L. 2023 HB618 (Act 413) – Still No Taking All the Credit for Taxes Paid to Other States

Restrictions on the availability of a credit for net income taxes paid in another state have been extended – (i) the credit is limited to the amount of Louisiana income tax that would have been imposed if the income earned in the other state had been earned in Louisiana, (ii) the credit is not allowed for tax paid on income that is not subject to tax in Louisiana, and (iii) the credit is not allowed for income taxes paid to a state that allows a nonresident a credit for taxes paid or payable to the state of residence. Act 413 also provides that any deductions claimed by an individual partner/shareholder/member for another state’s entity level tax are in lieu of the credit and not in addition to it, i.e., no double benefit will be allowed.

In addition, the requirement of reciprocity in order to take a credit for taxes paid to another state (i.e., that the other state must grant a similar credit against Louisiana individual income tax) is eliminated. These amendments have been signed into law and will apply to taxable years beginning on or after January 1, 2023.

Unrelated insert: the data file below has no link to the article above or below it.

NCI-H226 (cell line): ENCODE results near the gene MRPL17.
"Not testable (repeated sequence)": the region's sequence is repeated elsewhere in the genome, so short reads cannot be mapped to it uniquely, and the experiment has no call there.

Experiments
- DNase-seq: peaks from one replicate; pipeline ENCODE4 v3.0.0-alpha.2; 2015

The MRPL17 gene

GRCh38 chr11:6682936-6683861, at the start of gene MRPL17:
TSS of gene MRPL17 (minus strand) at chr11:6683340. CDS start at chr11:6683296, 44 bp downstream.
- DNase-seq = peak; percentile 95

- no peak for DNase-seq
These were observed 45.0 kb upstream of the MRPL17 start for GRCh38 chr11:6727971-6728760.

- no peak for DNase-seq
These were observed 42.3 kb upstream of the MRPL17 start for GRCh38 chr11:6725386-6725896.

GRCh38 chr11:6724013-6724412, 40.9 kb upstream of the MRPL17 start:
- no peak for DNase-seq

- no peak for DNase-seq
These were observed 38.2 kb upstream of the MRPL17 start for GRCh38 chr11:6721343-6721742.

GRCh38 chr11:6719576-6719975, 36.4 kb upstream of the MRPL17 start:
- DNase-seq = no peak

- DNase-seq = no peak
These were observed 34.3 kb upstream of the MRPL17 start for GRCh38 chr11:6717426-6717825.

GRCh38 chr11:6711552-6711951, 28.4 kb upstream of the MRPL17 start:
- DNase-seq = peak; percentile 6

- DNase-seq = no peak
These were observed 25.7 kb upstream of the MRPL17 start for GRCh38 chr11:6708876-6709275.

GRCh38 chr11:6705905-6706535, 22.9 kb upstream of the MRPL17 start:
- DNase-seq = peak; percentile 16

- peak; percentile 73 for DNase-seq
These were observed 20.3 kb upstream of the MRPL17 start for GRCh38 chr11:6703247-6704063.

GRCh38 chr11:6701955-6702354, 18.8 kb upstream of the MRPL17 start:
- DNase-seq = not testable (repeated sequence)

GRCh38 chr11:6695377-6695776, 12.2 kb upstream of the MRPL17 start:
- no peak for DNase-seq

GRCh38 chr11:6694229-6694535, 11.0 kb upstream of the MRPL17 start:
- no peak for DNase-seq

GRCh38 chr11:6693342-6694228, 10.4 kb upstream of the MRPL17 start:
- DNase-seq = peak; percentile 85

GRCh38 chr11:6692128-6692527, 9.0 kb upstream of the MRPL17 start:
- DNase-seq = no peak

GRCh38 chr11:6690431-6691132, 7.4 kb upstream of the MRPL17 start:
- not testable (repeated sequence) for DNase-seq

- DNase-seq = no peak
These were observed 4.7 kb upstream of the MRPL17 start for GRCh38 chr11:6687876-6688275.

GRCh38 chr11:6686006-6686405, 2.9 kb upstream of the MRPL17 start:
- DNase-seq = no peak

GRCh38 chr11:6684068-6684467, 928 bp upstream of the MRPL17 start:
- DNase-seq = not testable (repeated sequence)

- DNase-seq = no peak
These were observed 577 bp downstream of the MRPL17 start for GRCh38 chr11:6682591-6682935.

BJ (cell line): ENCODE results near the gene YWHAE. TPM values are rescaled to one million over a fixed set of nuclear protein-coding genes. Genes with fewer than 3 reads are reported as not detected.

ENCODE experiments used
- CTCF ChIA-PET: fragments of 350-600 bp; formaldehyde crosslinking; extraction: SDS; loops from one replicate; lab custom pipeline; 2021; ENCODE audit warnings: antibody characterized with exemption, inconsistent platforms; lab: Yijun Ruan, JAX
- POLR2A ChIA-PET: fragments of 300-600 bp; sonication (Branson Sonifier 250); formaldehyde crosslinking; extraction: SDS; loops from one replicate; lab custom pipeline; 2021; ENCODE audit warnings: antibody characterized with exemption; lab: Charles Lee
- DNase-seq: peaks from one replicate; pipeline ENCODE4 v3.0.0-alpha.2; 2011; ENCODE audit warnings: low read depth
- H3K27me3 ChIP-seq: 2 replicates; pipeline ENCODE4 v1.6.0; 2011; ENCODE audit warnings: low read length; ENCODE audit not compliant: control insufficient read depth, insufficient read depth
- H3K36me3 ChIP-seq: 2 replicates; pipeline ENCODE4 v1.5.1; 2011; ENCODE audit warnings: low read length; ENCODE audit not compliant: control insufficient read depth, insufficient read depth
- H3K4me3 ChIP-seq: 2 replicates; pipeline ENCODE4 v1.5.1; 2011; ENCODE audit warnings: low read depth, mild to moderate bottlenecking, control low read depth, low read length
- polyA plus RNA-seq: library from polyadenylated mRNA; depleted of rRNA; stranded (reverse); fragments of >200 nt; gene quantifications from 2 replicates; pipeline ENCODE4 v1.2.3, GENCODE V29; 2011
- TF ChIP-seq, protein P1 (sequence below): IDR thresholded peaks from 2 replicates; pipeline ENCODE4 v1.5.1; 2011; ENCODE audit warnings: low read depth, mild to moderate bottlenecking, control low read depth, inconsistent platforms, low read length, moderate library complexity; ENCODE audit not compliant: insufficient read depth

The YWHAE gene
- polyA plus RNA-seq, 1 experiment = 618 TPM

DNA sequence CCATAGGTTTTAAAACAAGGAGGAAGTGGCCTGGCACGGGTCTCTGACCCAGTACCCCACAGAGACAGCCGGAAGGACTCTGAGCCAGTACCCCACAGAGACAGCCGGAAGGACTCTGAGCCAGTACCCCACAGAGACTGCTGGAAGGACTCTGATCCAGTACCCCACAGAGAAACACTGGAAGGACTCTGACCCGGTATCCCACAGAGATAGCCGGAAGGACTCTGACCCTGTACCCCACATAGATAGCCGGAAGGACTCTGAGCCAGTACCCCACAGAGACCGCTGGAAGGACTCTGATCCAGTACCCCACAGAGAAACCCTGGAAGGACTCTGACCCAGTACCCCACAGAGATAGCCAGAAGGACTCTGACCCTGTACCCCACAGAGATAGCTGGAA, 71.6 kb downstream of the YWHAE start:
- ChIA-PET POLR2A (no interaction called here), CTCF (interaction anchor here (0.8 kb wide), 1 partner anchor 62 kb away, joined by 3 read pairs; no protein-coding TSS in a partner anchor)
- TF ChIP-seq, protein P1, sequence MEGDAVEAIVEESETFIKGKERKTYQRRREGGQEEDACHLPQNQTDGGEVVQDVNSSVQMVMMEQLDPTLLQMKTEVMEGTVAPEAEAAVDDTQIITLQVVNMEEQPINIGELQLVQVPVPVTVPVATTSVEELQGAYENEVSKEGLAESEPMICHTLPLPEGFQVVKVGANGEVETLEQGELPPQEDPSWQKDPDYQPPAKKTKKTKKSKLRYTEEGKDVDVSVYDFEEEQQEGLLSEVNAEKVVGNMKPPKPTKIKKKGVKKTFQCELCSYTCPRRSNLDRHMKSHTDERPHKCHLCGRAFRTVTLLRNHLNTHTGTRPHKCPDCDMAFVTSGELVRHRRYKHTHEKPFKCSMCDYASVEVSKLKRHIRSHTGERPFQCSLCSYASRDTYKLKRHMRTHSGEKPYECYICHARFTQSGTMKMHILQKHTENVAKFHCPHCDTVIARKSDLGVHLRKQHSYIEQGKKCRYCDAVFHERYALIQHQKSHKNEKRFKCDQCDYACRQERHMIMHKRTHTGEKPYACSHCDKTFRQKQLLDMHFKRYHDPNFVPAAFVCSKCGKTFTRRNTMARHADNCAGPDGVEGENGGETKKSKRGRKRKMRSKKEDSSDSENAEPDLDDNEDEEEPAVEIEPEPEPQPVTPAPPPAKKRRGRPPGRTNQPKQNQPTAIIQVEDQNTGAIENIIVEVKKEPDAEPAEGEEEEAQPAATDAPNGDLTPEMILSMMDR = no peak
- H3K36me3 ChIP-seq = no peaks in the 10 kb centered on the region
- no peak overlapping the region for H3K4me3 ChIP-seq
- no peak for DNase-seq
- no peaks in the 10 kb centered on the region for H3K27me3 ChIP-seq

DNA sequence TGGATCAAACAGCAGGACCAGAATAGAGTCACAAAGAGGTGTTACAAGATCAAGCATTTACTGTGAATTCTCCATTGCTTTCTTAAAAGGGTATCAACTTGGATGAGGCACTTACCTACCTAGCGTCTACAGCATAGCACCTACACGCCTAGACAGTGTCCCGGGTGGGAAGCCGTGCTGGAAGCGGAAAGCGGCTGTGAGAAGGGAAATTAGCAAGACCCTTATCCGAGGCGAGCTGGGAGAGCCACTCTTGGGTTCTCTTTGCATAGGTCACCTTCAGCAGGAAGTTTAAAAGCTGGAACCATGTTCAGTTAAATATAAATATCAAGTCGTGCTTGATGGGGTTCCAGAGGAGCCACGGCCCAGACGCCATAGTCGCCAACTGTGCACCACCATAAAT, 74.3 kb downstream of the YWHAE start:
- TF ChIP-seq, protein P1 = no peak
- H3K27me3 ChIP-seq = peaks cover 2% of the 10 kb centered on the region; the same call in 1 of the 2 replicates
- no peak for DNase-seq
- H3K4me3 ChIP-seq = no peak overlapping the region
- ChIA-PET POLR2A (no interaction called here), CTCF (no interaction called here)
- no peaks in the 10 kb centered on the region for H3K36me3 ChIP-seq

Pass-Through Entity Tax

L. 2023 HB428 – Expanded Access to the Pass-Through Entity Exclusion for Partnerships, Estates and Trusts

The pass-through entity exclusion (the “SALT cap workaround”) has been extended to partnerships, estates, and trusts, which will enable such entities to exclude net income or losses received from a related entity in which the partnership, estate or trust is a shareholder, partner, or member, provided that payor entity properly filed an entity-level Louisiana tax return that included the net income or loss in question. The exclusion will not apply to any amount attributable to income that does not bear the entity-level tax for any reason. Previously, this exclusion was only available to individuals.[4] The amendments have passed both the House and Senate and are awaiting the Governor’s signature. If signed, these amendments will apply to taxable years beginning on or after January 1, 2023.